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Sargent Rayment 2050 Amplifier
Image and Courtesy of Arnold Wolf


Arnold Wolf was born in San Francisco on April 30, 1927. Soon thereafter, his father, a photographer by trade, moved the family to Los Angeles in order to take up a position in the still photography department of RKO Pictures. In the early '30s, the family relocated to New York, where they remained until 1943. Mr. Wolf was educated at the Bentley School in Manhattan and at the Bronx High School of Science. In the years 1940-1943 he performed as an actor in juvenile roles on network radio. Returning to Los Angeles during World War II, Wolf worked briefly in the Art Department (set design) at RKO and then enrolled at Los Angeles City College for three semesters before being drafted into the Army Air Force. He served primarily in a radio production unit based at the Pentagon Building. After discharge, Wolf entered the University of California at Berkeley where his academic emphasis was in theatre arts, with a minor centered on historical decorative arts. He graduated in 1952 and spent several years working in academic theatre which included two years as Director of Drama at St. Mary's College, Moraga, California.

With a growing family, Wolf was obliged to leave theatre activity and seek other opportunities. His interest was captured by the infant high-fidelity industry due, in large part, to a lifelong interest in music. He soon found employment, in 1955, at one of the pioneering retail audio outlets in Berkeley (The Audio Shop), where he worked as a record-changer repairman, custom installer of equipment, and salesman. This situation brought Wolf into direct contact with a number of the early component manufacturers such as Herman Hosmer Scott (electronics), Rudy Bozak (loudspeakers), and Joe Grado (phono cartridges). Also present was Will Rayment, who had inherited a radio manufacturing business in Oakland, California, from his father. Rayment began to build state-of-the-art tube tube electronics and soon gained a foothold in the burgeoning California market. Observing this, Wolf felt that the Sargent-Rayment equipment had technical merit but suffered from a lack of eye appeal. He then suggested to Rayment that they both might benefit from a modest appearance redesign program.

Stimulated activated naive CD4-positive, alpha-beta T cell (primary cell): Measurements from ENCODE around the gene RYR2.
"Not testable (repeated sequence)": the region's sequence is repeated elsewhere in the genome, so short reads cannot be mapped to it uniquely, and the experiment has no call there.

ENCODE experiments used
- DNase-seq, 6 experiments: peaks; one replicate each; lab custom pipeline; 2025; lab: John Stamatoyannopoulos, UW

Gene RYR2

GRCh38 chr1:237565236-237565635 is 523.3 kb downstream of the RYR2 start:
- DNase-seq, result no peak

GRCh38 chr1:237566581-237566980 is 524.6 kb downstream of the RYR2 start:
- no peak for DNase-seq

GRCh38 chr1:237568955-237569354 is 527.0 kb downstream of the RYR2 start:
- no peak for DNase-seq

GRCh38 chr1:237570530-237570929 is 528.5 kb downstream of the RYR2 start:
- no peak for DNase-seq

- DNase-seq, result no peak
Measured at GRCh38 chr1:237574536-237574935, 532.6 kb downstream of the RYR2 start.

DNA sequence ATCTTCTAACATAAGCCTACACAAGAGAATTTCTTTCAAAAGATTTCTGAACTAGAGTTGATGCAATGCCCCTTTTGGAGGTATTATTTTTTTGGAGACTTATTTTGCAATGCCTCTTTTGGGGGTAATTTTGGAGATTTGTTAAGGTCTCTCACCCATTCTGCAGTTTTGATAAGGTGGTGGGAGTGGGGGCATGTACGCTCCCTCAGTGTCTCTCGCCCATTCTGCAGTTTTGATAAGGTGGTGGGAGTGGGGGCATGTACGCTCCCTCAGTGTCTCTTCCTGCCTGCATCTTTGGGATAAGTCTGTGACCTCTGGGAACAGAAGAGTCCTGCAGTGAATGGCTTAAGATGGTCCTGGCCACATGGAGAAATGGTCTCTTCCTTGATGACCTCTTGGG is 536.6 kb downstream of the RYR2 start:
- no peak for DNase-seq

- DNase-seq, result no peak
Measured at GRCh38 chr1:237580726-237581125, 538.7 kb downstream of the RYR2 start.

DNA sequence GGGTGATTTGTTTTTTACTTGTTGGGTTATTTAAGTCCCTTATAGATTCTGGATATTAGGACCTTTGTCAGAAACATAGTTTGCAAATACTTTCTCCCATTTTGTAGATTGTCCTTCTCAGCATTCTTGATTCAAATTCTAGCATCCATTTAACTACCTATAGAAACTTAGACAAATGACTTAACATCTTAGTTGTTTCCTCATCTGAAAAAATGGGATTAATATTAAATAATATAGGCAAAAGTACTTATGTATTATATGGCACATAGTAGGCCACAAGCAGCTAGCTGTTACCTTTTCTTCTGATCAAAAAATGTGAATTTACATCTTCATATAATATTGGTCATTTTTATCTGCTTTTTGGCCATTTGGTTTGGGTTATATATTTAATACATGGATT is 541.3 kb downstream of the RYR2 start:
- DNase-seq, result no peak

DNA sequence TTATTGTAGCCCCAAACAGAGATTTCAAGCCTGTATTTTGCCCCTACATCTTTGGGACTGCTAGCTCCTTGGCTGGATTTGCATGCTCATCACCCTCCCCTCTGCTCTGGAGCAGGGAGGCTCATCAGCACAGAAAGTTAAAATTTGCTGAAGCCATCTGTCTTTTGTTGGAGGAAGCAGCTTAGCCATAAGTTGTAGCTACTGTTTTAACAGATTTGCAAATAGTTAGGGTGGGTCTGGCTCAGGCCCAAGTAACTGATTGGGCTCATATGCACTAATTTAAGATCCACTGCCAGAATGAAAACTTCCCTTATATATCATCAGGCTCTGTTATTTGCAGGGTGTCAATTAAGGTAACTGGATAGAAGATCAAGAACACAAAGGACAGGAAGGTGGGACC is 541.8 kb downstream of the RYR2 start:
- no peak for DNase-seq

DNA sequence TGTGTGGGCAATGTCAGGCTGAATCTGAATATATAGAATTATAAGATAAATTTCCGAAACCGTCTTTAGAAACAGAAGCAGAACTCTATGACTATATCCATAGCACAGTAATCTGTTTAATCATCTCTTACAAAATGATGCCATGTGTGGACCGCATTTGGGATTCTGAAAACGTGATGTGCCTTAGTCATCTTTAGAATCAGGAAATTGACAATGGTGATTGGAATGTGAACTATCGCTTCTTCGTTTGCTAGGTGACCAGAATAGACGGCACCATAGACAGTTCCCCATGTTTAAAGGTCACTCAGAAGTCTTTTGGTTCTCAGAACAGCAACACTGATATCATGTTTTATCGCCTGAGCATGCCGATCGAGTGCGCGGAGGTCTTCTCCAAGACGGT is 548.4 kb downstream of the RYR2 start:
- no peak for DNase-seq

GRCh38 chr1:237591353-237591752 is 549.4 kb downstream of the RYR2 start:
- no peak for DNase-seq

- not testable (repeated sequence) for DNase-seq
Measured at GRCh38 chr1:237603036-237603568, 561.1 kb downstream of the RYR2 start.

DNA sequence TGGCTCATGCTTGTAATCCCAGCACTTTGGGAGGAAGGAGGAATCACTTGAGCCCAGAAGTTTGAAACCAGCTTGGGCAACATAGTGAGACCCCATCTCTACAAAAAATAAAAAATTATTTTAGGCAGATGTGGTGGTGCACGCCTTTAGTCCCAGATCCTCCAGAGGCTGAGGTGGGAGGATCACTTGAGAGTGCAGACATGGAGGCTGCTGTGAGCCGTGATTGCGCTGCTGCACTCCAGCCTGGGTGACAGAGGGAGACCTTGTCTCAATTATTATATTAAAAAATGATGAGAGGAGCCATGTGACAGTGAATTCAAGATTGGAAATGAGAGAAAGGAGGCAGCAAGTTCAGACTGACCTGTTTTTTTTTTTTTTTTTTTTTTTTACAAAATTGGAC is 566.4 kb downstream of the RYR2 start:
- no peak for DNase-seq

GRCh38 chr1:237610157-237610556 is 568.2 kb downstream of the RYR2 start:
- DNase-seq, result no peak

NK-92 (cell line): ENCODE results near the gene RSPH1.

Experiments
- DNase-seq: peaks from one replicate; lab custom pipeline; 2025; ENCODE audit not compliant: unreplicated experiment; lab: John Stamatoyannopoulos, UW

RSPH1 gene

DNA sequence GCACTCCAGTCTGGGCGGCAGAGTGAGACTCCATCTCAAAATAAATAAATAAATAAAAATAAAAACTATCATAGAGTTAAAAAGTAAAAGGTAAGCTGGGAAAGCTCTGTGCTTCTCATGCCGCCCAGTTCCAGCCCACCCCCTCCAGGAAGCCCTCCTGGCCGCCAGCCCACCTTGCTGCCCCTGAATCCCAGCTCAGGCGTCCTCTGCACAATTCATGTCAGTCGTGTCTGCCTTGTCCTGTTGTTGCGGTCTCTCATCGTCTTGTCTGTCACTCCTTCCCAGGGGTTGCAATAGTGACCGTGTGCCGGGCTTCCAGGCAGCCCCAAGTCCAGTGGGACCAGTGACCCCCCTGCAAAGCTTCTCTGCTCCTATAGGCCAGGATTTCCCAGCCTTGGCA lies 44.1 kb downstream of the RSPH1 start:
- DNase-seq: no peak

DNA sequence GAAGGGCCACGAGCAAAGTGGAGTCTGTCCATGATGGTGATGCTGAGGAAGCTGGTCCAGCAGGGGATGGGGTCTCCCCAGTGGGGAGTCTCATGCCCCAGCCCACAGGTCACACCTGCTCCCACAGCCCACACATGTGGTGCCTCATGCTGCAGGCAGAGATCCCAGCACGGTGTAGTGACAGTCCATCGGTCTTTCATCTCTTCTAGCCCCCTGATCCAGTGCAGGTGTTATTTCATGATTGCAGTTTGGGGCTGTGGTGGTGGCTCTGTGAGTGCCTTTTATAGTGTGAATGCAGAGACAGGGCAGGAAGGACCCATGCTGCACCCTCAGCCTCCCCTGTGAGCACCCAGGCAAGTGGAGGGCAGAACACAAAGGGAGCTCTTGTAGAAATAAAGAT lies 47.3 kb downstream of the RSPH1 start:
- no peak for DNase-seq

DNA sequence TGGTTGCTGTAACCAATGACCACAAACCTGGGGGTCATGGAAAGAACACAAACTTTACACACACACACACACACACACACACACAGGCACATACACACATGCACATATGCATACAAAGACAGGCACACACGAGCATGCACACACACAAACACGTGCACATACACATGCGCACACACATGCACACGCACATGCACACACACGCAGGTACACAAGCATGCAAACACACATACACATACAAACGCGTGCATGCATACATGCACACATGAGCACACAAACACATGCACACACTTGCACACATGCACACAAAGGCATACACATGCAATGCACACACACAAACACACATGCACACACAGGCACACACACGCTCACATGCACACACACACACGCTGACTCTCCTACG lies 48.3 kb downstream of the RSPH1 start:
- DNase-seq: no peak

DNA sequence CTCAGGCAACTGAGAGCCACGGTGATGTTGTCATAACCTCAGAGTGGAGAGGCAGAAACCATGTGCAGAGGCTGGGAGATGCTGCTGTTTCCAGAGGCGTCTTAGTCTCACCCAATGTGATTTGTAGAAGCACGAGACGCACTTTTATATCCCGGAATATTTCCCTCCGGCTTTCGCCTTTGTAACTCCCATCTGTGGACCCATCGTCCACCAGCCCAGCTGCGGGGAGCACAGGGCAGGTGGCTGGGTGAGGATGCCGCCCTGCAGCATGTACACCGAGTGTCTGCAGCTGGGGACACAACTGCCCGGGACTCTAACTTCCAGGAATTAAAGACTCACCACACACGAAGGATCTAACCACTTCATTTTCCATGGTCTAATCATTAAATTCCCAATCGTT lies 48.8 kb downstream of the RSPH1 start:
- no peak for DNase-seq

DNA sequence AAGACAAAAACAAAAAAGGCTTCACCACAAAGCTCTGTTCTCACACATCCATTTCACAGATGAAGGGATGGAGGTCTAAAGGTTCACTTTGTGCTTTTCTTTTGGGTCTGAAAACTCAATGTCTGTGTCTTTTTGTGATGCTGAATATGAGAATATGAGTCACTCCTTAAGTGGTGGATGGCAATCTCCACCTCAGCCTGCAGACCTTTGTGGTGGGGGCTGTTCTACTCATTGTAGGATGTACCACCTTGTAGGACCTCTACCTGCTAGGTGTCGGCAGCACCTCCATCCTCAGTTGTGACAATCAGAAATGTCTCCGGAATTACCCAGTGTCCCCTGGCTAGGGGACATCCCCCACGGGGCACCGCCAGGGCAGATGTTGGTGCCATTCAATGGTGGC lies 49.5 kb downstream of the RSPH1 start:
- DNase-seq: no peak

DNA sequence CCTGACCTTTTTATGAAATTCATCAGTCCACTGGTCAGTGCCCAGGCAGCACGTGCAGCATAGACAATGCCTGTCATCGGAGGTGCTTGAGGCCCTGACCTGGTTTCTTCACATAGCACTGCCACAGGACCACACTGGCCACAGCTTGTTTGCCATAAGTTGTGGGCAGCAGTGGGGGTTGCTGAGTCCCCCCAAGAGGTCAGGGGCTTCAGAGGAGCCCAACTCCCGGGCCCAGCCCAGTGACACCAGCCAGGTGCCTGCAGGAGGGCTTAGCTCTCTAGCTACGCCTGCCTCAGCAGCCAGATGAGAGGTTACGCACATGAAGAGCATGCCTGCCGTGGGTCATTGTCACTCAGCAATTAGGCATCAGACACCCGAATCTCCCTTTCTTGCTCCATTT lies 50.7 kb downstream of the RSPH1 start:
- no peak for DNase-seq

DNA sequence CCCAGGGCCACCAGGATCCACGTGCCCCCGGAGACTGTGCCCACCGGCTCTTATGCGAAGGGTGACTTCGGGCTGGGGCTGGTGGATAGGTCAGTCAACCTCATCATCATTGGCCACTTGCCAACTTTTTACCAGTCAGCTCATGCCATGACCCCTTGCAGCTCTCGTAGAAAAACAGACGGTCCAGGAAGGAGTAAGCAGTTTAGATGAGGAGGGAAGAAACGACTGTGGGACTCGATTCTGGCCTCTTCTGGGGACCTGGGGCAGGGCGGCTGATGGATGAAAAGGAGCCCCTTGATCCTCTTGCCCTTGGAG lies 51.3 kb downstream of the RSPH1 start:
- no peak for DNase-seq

Sargent Rayment Brentwood
 Image and Courtesy of Arnold Wolf

Wolf's first assignment from Rayment was the industrial design of a tuner-preamplifier marketed under the "Brentwood" model name (shown at right). It did not succeed in the marketplace and investigation revealed an unexpected reason. People liked the design well enough, but the fact that the projecting shape would not permit its being mounted into a panel cutout of an equipment cabinet was the crucial negative factor. Further investigation showed that most of those same people never actually mounted their components -- even when they were fully adaptable -- in any sort of furniture piece. They almost invariably stacked their equipment on top of the furniture.

Fortunately, this setback was only temporary. Subsequent Rayment designs from Wolf gained a good deal of favorable attention and helped to increase sales. The relationship continued through the second generation of product introductions and involved, at the later stages, the development of a low-cost exhibit structure for use at consumer shows.

2000 Arnold Wolf

 

 
 

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